Are you really preapproved or just prequalified for a mortgage? Part 2

preapprovalA preapproval is the next step after becoming prequalifed.   Essentially, this means that you are supplying all of the documentation that is required to support your loan scenario.   Everything you have told the Loan Originator needs to be backed up for a “full doc” loan.   The mortgage originator will review your supporting documentation  (W2s, paystubs, asset accounts, credit report—tax returns if you’re self employed or paid commission…etc.) and make sure that they have a strong file for the underwriter.   Once you have selected your mortgage program, your information is typically submitted to an AUS (automated underwriting system aka a computer) which produces “findings”.   The findings detail what type of documentation is required for the loan approval.   Sometimes the findings will require less or more documentation than a mortgage originator has obtained. Different lenders may have their own underwriting overlays in addition to what the AUS has provided.

There is quite a big difference between being “preapproved” and being “prequalifed”.   Both are important steps in the process.   How do you know if you’re truly preapproved?

  • Have your provided your LO copies of your paystubs, W2s, bank accounts, documentation showing where your down payment and closings costs are coming from?
  • Has your LO ran your credit report?  Did they provide you with a copy and review your credit report with you?
  • Ask your LO what “the findings” are from the AUS/underwriting?
  • Has an underwriter reviewed reviewed your file and are there any outstanding conditions?
  • Does your preapproval letter address all the items listed above?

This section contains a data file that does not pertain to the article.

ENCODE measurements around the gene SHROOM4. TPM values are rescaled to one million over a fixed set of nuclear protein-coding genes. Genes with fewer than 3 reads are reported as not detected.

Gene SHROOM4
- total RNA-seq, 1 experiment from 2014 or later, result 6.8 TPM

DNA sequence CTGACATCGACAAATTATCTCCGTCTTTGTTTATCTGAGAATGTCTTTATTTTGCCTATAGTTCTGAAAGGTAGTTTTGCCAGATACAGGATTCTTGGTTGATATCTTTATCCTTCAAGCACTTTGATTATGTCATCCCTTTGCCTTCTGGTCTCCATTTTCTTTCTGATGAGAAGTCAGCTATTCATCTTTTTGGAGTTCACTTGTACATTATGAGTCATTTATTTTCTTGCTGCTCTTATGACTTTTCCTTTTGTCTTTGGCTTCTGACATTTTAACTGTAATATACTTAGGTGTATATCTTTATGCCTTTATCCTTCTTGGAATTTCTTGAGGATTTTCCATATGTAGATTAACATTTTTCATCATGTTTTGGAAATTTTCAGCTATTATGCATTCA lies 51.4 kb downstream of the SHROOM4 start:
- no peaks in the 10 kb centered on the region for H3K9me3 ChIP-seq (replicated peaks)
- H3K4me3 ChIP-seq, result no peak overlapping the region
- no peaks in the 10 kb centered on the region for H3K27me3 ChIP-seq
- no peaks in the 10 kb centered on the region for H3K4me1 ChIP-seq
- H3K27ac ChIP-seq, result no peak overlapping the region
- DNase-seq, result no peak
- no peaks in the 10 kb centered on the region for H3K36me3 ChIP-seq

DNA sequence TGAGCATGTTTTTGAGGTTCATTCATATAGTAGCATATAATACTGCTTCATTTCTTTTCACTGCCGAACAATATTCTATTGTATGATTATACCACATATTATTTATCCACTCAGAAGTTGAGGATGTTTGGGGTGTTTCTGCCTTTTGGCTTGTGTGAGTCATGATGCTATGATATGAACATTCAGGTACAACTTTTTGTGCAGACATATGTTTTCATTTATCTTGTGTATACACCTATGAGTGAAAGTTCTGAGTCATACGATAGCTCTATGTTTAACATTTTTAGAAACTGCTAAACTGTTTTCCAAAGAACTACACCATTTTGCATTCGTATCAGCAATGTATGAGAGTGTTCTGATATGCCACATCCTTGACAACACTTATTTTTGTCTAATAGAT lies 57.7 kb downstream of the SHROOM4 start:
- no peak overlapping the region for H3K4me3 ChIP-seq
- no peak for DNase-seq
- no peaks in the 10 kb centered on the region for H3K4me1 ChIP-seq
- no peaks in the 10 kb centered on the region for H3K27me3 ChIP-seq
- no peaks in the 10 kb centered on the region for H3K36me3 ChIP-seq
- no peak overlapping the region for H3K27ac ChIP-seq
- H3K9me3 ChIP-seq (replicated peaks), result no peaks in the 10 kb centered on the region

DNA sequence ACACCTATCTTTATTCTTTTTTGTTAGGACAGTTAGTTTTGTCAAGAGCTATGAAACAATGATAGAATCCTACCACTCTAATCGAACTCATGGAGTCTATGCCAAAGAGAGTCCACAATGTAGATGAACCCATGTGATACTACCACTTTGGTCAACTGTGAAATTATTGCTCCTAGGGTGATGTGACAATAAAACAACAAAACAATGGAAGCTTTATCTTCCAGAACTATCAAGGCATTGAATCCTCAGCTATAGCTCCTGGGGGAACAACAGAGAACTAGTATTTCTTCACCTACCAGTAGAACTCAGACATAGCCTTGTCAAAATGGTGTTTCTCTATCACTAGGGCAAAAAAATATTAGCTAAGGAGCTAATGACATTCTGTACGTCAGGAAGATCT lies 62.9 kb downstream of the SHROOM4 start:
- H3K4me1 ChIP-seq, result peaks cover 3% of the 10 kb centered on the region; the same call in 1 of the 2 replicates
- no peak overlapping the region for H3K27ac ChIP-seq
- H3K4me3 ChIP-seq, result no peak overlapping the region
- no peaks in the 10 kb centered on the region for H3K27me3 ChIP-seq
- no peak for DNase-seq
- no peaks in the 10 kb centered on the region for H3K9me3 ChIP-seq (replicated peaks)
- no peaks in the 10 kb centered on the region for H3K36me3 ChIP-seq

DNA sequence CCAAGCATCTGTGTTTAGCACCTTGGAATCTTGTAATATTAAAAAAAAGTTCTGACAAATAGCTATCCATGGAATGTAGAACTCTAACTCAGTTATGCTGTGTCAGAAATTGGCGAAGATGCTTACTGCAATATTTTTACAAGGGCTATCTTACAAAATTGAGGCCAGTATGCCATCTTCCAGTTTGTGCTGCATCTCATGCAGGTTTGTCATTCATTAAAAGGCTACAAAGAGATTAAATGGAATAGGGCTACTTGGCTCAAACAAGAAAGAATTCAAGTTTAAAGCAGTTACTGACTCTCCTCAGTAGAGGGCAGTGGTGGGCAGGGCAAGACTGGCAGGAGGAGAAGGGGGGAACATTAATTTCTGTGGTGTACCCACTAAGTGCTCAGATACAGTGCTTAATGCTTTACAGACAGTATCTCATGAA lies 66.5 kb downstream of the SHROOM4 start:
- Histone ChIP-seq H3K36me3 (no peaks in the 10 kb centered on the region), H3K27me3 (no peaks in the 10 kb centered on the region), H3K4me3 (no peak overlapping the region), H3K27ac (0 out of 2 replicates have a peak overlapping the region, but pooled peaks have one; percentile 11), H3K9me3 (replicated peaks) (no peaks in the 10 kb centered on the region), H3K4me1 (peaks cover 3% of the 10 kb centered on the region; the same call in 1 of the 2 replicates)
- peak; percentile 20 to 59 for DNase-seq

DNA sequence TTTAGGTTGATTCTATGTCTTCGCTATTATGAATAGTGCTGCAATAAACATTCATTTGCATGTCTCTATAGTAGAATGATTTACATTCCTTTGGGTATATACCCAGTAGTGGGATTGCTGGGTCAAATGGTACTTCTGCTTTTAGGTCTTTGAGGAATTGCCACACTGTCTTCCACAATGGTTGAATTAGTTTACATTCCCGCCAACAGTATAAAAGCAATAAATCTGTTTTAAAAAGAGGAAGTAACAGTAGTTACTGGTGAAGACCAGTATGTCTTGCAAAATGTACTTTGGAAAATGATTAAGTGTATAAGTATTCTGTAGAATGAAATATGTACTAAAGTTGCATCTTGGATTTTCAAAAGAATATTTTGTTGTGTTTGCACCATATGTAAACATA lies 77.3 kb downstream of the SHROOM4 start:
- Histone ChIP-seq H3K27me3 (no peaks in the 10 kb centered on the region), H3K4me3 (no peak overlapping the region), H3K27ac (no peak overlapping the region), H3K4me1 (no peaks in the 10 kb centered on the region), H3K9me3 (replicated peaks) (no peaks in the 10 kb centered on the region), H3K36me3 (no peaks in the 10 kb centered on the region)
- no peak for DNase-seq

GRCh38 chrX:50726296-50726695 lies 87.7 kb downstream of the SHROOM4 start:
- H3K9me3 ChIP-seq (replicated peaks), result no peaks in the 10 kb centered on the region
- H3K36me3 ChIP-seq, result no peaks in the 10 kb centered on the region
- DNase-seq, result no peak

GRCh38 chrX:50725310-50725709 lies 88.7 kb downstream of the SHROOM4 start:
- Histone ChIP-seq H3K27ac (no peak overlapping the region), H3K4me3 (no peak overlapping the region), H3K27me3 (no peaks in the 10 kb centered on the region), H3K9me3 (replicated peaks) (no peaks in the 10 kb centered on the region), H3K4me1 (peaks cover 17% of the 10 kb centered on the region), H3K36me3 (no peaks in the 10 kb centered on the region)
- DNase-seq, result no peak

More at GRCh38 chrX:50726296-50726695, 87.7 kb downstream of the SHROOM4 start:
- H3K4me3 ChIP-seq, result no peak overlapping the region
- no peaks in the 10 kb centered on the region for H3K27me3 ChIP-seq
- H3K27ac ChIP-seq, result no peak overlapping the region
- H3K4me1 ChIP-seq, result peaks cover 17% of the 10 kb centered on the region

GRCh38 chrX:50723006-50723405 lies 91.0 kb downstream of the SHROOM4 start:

• Does your preapproval letter state that you are preapproved or prequalified?

If you’ve answered no to any of these questions, you may not be truly preapproved.   Once a borrower is preapproved, the LO will prepare a Preapproval Letter that the Selling Agent or Buyer may use when presenting an offer to the Seller of the property.   A prepproval letter is typically on the mortgage company’s letterhead or it may be in a certificate format.  When a preapproval letter is issued it should contain the following:

  • Date (typically preapproval letters are valid for 90 days).
  • The borrower’s names (who is approved for financing).
  • The sales price and loan amount(s) they are approved for.
  • The type of financing is confirmed (ex. Conventional, FHA, VA, etc.)
  • Credit has been reviewed.
  • Employment and income has been confirmed.
  • Down payment and closing cost have been verified.
  • Any closing costs that are being requested to be paid for from the seller.
  • Any item the preapproval is subject to (such as satisfactory appraisal, title, complete purchase and sale agreement, etc.)

Preapproval letters are really only as good as the Loan Originator who is providing them.  If a mortgage originator has not done the elbow grease required to truly have a preapproved borrower, then the preapproval letter is only worth the paper it’s written on.   A strong preapproval letter can be the difference between having your offer accepted on your next home when competing with other buyers.

If you’re considering buying a home located in Washington state, I’m happy to help. Click here to apply and start the mortgage preapproval process.


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